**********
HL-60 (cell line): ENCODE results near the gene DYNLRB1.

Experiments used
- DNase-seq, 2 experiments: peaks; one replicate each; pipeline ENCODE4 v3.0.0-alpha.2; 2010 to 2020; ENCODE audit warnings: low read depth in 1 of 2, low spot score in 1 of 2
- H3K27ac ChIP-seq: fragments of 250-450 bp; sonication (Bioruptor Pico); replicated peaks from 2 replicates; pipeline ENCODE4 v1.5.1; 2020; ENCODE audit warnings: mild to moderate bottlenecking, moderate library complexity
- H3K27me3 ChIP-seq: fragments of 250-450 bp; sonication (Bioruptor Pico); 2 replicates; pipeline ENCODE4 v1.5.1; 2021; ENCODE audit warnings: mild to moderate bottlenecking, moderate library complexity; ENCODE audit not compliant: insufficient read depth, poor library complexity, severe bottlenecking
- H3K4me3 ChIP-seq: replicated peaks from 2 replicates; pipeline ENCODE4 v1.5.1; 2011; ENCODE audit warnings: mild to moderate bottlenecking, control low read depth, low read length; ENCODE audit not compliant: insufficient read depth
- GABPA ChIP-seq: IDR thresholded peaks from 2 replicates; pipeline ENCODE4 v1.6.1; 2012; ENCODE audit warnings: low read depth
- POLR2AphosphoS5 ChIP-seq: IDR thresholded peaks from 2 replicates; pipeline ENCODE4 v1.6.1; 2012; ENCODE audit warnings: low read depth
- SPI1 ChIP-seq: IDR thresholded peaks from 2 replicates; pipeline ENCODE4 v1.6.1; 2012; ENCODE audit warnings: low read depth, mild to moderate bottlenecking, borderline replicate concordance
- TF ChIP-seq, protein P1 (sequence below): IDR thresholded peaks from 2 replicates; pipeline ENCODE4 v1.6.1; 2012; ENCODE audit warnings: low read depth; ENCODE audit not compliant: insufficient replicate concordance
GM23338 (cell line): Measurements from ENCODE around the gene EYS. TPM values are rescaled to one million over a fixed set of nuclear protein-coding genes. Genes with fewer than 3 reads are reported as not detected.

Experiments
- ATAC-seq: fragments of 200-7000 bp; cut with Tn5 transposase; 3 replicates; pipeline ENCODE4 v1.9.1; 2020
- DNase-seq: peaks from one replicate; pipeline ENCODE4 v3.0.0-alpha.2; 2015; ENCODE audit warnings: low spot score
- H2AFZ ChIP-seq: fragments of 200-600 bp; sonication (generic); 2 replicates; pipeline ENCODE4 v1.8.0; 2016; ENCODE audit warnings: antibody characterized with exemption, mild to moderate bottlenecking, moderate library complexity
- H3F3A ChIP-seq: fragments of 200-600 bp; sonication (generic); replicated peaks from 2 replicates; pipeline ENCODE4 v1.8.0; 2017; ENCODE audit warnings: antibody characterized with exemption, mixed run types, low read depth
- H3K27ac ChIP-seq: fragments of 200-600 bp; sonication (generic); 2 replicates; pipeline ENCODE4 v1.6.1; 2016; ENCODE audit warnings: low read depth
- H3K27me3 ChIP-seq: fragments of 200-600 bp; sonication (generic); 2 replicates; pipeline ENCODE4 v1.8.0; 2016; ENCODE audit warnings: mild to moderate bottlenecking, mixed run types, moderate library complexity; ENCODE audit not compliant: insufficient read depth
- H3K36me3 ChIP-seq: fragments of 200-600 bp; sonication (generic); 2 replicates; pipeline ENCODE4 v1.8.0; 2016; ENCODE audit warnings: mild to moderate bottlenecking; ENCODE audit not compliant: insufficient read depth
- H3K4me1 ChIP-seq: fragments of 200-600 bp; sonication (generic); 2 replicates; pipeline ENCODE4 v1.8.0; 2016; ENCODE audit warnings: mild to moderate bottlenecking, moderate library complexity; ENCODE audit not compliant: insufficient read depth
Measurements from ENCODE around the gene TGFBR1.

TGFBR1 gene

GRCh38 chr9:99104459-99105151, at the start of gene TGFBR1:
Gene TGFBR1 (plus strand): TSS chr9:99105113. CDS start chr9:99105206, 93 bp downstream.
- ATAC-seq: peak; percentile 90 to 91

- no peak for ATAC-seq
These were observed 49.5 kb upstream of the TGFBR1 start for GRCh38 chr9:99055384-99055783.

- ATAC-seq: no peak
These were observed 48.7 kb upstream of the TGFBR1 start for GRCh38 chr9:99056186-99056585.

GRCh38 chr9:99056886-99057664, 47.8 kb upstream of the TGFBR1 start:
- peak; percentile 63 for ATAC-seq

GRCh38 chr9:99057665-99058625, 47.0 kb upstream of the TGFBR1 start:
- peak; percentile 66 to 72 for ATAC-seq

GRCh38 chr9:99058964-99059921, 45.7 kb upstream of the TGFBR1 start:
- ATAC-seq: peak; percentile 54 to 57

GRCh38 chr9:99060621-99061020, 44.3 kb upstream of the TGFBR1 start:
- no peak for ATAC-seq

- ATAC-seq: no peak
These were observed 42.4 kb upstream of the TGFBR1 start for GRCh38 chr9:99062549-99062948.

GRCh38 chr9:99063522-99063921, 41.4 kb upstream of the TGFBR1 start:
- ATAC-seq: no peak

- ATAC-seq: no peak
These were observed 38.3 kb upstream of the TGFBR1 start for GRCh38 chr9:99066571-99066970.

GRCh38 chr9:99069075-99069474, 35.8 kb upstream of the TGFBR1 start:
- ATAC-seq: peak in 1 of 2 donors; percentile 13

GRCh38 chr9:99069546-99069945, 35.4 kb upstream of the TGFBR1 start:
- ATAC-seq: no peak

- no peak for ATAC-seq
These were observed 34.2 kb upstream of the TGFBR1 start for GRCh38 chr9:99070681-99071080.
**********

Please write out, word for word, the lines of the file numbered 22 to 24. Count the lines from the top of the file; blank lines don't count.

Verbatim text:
TGFBR1 gene

GRCh38 chr9:99104459-99105151, at the start of gene TGFBR1:
Gene TGFBR1 (plus strand): TSS chr9:99105113. CDS start chr9:99105206, 93 bp downstream.